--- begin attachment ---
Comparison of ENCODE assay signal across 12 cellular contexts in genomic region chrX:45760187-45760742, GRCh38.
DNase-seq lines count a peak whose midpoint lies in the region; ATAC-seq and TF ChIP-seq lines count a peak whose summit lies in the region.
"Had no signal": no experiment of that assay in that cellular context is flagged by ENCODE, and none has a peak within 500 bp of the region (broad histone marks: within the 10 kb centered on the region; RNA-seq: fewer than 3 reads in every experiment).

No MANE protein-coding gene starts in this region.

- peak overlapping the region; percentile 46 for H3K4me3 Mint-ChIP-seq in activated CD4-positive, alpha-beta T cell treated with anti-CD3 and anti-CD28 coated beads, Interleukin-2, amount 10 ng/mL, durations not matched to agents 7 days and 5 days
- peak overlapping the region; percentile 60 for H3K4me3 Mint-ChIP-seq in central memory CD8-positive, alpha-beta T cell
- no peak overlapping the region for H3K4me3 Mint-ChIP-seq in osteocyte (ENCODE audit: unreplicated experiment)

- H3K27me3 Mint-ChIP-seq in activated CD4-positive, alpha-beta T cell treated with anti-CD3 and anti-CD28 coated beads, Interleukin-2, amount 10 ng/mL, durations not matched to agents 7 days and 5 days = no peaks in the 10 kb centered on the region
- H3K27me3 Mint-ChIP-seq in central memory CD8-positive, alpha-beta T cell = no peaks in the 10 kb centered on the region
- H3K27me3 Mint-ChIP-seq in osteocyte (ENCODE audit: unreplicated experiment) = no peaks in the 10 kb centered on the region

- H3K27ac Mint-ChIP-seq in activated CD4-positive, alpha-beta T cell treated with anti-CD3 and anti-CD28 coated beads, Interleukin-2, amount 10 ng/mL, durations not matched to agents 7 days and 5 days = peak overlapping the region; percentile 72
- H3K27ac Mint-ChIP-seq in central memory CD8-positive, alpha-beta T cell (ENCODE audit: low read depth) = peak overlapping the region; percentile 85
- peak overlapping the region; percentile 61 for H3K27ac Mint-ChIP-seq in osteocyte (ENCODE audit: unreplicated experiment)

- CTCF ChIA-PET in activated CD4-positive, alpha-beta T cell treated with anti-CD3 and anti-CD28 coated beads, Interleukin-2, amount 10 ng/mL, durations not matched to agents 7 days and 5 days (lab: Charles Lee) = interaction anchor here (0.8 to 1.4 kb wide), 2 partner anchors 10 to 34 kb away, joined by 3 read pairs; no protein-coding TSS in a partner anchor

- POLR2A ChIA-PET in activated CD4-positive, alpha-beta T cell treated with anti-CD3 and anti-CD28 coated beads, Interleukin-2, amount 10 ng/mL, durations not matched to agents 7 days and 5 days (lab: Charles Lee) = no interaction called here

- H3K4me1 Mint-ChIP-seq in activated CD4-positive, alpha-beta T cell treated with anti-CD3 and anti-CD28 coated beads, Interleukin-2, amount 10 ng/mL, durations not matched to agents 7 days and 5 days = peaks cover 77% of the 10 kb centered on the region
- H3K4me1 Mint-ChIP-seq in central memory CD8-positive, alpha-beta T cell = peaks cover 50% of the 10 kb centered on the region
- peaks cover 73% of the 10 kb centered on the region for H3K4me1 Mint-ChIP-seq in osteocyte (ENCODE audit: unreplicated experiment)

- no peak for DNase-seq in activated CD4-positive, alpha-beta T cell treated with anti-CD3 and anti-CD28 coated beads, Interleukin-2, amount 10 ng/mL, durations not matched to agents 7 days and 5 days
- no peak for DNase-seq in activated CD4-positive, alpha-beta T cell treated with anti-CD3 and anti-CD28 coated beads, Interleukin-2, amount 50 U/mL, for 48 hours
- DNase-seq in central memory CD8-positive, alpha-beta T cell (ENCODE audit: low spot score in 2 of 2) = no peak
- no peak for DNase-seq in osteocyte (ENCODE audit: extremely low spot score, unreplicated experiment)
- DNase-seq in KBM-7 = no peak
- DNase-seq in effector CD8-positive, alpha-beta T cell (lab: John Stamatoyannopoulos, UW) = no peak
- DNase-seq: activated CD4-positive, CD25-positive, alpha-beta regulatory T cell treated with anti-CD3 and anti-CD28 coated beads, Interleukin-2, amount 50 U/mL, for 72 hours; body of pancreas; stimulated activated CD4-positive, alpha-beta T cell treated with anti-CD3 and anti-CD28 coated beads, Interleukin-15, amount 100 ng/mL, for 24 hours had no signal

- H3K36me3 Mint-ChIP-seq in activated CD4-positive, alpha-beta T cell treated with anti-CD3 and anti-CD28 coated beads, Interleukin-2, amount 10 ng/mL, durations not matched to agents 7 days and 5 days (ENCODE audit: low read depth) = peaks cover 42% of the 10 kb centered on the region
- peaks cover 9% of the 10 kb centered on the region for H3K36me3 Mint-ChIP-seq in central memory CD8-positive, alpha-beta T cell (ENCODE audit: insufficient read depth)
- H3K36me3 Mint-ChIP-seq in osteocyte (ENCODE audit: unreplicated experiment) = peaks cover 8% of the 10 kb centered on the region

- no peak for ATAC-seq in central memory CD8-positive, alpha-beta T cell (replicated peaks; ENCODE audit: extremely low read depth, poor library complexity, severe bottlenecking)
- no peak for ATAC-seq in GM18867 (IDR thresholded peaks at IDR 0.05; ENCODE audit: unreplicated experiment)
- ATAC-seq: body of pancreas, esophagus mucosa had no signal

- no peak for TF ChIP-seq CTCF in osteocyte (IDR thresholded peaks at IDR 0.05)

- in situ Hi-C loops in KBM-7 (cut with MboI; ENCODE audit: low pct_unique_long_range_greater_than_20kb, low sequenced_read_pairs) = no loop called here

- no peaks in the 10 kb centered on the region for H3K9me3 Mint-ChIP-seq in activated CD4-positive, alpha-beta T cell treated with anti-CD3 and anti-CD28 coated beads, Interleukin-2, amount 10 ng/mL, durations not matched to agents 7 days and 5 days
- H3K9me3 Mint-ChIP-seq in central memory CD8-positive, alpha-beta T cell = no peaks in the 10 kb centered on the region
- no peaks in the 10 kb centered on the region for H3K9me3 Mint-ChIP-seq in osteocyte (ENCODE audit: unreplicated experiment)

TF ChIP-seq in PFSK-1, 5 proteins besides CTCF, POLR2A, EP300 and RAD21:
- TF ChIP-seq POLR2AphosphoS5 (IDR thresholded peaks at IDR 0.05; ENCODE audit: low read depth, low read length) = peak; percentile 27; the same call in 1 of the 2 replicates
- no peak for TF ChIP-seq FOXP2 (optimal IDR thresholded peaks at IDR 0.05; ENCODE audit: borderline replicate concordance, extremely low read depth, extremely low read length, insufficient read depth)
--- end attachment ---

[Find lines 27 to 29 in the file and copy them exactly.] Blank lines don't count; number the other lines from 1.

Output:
- peaks cover 9% of the 10 kb centered on the region for H3K36me3 Mint-ChIP-seq in central memory CD8-positive, alpha-beta T cell (ENCODE audit: insufficient read depth)
- H3K36me3 Mint-ChIP-seq in osteocyte (ENCODE audit: unreplicated experiment) = peaks cover 8% of the 10 kb centered on the region

- no peak for ATAC-seq in central memory CD8-positive, alpha-beta T cell (replicated peaks; ENCODE audit: extremely low read depth, poor library complexity, severe bottlenecking)